Diana Prince had several tasks to carry out: she had to get accustomed to the world outside her bubble of Themyscira, fulfill the mission of the Amazons, and most importantly, lay the foundation for female-led superhero films, or even films, in Hollywood. And while following in the footsteps of such flops as Catwoman and Elektra isn’t difficult, Patty Jenkins and her team more than had their hands full with the expectations going in. Wonder Woman faced the inevitable (and more than anything, petty) backlash from male audiences who cannot fathom female fans let alone a female superhero, and on top of that, it came within the DCEU, a franchise which has only received mixed opinions so far. Owing to all this, I walked into the film with uncertainty and fear, both of which were converted to hope for not just the future of the DCEU, but also of a Hollywood which can think beyond white males to helm their films.
We are first introduced to Diana (Gal Gadot) as a child, spying on the adult Amazons training with each other, and copying their moves. She is soon spotted by her mother, queen Hippolyta (Connie Nielson), who leads her away as she repeats to her for the zillionth time that it is not Diana’s time yet. Having lived all her life on an island isolated from the rest of the world, Diana spends her time reading and preparing herself for the destiny of the Amazons – who were created by Zeus to end war among men, by killing the God of War. Everything changes when Steve Trevor (Chris Pine), a human pilot, crashes into Themyscira and is followed by a battalion of the German army. Compelled to go into the world of man, then caught in the clutches of World War I, Diana leaves the island with Steve to take on war itself and fulfill the mission of the Amazons.
This may be a DC movie by marquee, and a Wonder Woman movie by title, but more than anything, this is a Patty Jenkins movie. Needless to say, Gal Gadot is glorious and on-point with her performance as Diana, effortlessly blending her majestic and human sides. While she may be the face of the film, it is Jenkins’ expert yet fresh direction that makes it stand a head above most films in this genre. Her creative mind is first showcased in the narration of this story of the gods, the men and the Amazons, depicted through a fantastical sequence which seems like a moving painting from the Renaissance, an era which heavily featured Greek lore. In fact, it is she and script-writer Allan Hainberg who need to be thanked for the groundbreaking milestone that Wonder Woman is, not just for movies helmed by women, but for movies in general. The way they deal with the story and characters in Wonder Woman is nuanced to a degree unfamiliar to superhero films: characters actually grow and change opinions through the events of the film; they each have an important place in the story; and finally, death matters a lot. And to those who considered it unthinkable that a woman could direct action, much less a superhero film, please go take a look at the sequence where Diana walks onto No-Man’s Land like it’s nobody’s business.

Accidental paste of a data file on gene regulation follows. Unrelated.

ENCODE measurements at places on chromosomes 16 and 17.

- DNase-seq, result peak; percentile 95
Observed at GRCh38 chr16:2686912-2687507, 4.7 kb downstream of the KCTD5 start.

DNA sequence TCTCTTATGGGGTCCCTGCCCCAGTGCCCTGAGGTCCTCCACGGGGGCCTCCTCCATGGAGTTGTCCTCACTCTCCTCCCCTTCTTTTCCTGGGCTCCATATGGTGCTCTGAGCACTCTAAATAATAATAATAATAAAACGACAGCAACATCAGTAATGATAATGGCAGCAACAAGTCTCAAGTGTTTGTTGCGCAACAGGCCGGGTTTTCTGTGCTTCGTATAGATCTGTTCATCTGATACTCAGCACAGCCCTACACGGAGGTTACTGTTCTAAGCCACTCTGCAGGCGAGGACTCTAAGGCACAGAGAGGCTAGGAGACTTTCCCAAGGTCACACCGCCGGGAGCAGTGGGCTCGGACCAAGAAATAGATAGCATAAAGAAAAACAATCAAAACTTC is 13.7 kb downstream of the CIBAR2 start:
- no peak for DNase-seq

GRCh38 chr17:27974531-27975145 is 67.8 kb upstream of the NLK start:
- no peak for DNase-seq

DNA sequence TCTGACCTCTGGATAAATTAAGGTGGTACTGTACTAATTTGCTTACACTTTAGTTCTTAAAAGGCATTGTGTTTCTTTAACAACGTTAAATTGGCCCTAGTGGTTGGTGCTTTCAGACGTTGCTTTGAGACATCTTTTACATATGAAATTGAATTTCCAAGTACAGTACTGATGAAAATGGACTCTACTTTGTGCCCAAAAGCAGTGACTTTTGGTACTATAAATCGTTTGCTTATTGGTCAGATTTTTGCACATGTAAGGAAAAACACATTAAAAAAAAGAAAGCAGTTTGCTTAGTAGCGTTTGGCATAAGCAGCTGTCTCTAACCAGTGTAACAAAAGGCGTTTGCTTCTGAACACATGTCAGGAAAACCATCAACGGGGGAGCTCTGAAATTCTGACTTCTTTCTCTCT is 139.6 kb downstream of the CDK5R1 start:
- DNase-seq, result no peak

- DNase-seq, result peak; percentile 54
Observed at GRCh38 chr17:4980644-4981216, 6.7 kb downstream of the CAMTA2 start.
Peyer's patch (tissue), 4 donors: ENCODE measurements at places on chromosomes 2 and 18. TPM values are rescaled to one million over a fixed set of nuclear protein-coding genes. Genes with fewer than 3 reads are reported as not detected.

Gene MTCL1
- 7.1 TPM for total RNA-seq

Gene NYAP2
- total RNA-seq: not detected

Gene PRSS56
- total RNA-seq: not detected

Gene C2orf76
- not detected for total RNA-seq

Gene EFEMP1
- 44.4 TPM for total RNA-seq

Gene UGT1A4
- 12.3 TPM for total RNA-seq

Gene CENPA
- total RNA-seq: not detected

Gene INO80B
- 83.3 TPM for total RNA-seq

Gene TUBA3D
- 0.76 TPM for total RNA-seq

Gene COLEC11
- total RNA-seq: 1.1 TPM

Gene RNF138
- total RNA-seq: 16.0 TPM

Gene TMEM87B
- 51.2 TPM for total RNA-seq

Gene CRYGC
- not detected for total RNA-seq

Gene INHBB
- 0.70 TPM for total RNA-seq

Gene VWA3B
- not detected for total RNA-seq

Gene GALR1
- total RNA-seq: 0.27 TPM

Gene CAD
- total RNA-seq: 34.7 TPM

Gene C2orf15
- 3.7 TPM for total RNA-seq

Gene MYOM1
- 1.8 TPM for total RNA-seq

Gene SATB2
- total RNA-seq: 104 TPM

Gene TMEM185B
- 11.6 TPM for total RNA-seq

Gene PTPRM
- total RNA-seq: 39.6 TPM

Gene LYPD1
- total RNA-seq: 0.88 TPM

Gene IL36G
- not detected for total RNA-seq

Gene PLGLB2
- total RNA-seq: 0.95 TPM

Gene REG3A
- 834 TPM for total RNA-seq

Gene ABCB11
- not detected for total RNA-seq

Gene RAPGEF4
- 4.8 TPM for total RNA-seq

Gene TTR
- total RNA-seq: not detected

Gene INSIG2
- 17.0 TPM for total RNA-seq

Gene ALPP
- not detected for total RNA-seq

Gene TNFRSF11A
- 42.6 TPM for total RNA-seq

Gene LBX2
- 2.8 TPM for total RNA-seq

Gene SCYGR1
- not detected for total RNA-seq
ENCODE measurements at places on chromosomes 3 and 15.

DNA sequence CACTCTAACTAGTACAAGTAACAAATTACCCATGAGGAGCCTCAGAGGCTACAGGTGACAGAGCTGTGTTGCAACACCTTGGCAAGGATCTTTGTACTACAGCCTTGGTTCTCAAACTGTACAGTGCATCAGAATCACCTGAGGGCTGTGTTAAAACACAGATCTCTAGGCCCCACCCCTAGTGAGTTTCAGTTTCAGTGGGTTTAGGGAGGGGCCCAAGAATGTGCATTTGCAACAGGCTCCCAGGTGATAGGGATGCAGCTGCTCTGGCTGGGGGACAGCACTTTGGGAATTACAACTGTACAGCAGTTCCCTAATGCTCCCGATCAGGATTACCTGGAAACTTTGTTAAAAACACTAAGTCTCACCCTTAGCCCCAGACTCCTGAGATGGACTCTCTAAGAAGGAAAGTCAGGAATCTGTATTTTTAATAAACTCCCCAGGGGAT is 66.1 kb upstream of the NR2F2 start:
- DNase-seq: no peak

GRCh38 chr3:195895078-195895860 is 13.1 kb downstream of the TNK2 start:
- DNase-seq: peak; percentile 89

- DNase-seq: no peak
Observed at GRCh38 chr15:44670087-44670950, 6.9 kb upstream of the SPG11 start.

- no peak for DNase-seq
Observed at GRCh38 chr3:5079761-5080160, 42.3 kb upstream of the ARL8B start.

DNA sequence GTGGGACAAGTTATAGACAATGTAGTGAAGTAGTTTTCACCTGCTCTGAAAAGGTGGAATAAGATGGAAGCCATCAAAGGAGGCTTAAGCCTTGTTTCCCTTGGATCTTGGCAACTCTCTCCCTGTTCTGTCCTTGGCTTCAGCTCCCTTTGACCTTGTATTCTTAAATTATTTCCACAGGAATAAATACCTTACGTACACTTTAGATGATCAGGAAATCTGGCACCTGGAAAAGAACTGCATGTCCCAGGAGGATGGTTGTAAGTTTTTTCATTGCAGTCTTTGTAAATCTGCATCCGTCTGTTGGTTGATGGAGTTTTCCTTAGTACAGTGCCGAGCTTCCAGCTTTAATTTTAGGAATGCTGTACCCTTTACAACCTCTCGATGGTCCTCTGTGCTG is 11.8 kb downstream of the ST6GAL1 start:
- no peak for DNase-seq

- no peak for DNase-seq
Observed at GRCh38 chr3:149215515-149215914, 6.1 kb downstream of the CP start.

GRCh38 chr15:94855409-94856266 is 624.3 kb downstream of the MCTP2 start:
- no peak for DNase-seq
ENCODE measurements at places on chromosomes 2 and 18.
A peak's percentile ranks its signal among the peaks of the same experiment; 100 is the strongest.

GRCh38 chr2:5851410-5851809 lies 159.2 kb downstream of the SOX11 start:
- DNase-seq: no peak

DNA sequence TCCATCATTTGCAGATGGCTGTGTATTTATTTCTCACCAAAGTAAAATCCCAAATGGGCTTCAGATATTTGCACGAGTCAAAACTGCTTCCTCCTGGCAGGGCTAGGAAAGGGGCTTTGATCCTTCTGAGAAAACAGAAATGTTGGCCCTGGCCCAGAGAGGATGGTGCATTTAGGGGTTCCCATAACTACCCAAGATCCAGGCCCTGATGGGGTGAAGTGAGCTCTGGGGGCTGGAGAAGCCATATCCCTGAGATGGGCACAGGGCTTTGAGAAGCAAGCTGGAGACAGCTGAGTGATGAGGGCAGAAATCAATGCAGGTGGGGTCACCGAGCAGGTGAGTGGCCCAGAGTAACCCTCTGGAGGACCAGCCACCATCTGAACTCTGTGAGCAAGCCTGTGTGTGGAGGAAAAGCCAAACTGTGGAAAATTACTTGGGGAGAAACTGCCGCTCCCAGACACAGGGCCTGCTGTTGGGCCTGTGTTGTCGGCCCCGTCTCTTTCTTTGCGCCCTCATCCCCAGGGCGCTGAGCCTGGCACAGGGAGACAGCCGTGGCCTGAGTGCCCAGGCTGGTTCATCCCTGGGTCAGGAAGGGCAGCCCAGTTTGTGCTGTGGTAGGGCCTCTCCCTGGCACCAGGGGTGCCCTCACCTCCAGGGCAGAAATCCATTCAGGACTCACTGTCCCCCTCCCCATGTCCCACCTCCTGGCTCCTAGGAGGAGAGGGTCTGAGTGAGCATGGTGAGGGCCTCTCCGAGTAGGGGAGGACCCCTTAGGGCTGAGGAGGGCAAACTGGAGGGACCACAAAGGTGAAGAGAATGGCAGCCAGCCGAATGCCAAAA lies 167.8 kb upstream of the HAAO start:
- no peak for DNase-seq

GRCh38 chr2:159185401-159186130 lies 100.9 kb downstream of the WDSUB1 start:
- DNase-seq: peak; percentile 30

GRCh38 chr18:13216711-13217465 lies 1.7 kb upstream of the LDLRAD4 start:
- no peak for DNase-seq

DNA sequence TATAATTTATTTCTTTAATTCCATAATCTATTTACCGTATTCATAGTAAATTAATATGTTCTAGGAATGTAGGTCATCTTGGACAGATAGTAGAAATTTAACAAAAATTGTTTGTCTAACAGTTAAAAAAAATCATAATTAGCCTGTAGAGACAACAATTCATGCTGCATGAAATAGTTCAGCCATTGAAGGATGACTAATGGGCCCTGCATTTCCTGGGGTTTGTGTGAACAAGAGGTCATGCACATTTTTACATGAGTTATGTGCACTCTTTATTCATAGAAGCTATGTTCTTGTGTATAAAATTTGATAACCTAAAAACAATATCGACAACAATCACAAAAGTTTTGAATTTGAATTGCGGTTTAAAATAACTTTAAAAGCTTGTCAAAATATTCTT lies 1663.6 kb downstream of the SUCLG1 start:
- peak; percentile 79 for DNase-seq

There hasn’t been a superhero film in a long time where I can count multiple favorite moments that do not rely on Easter eggs or references to other films/characters, but this one is full of them. The very first battle sequence of the film is itself a treat: the action is shot and edited spectacularly, and interwoven with the right amount of emotional pauses that set up everything to follow. Robin Wright is especially fierce yet nuanced in her performance as Antiope, the commander of the Amazon army and mentor to Diana. However, it is in the emotions that Wonder Woman really makes its mark. The relationship between Diana and Steve is both light-hearted and unexpectedly mature at the same time, as they learn from each other every step of the way. This growing together also makes the subtle romance between the two all the more believable, and the way their bond is tested time and time again not by others, but by their own different approaches to war, makes it stronger. This is easily the best relationship I have seen, perhaps ever in a superhero film, where most often one ends up being nothing more than a bait to draw the other out (I’m glaring at you, Thor. How dare you reduce Natalie Portman to a damsel in distress? Natalie Portman, really?).
This is truly an occasion for everyone to rejoice: Wonder Woman is not just a triumph for equal representation in film, but also for plot structure and characters in film. Jenkins’ film actually has a three-act structure as a through line amidst all the action and fun, unlike Suicide Squad and Batman v Superman before it, which barely have beginnings and ends, much less a middle. The arcs of the characters are carried so well through the narrative that it is easy to overlook the faltering moments, especially towards the very end. Wonder Woman fights prejudice cleverly: there are no in-your-face lines, but every conversation is colored by social commentary to the level that demands more than one watch. (There is an eerie similarity between Hippolyta’s relationship with Diana and overprotective parents asking their daughters to take every measure to protect themselves from the outside world.) It would be right to say that Jenkins did not make a female power movie, but a great film which all genders can enjoy. And in doing so, she has done more for women in Hollywood than any film before it.